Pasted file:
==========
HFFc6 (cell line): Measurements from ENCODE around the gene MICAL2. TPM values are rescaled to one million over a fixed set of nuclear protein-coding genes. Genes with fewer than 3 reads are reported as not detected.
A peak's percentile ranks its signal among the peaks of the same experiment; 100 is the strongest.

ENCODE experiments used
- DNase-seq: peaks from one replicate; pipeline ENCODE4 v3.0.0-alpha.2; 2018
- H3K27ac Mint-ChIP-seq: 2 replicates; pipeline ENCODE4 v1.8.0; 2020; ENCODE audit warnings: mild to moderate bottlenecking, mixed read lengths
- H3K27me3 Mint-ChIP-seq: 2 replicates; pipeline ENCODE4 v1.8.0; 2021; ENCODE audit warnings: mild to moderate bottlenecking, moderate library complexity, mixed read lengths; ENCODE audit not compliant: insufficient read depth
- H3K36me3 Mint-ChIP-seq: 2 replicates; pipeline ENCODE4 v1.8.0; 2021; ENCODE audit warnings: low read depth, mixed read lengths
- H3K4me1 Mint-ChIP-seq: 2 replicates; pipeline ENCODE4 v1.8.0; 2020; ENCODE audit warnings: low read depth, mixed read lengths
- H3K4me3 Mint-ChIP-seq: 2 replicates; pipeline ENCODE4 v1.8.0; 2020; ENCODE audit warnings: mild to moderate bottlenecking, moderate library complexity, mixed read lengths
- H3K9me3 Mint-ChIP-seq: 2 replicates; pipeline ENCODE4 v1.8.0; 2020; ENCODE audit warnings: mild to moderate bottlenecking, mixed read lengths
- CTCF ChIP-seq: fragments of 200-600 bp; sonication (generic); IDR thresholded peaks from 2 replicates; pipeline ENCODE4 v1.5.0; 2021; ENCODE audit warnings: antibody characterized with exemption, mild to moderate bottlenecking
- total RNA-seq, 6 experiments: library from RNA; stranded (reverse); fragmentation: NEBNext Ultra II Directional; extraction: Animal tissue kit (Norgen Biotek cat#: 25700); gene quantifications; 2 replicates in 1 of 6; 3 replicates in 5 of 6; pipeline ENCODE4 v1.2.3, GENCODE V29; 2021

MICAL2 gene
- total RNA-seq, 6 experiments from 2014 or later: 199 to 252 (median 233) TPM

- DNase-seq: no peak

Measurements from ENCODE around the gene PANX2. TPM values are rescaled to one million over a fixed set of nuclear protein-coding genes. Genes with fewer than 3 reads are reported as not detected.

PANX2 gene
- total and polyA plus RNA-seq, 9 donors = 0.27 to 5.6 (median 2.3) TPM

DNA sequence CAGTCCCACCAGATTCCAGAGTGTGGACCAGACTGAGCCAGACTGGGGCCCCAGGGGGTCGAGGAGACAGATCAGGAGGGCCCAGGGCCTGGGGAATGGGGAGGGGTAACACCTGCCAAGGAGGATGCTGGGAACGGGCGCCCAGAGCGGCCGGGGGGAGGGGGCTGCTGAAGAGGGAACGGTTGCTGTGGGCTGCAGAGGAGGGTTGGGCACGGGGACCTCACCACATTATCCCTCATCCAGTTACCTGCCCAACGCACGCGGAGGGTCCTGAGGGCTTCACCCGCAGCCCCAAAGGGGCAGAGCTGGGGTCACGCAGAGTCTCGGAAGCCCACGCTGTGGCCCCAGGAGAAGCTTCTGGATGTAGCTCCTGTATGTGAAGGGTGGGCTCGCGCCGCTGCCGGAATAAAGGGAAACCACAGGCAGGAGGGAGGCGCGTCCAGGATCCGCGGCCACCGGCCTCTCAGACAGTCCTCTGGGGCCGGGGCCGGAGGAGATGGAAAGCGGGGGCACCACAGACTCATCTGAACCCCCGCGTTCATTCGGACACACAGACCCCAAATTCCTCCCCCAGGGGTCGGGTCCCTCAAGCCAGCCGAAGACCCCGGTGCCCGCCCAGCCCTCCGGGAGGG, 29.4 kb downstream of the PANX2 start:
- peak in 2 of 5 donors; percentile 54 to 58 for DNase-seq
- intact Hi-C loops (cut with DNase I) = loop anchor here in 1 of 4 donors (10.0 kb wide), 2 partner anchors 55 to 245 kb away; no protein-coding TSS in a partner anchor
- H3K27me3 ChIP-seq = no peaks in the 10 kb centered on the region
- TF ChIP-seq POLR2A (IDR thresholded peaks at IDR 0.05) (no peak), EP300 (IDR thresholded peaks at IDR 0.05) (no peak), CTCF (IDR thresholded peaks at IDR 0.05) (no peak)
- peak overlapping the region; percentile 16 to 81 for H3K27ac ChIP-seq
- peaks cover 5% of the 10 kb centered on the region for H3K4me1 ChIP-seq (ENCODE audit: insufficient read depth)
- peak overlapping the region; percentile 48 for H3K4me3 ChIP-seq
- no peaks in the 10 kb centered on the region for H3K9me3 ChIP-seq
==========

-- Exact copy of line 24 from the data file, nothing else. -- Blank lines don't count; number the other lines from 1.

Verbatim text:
- peak overlapping the region; percentile 16 to 81 for H3K27ac ChIP-seq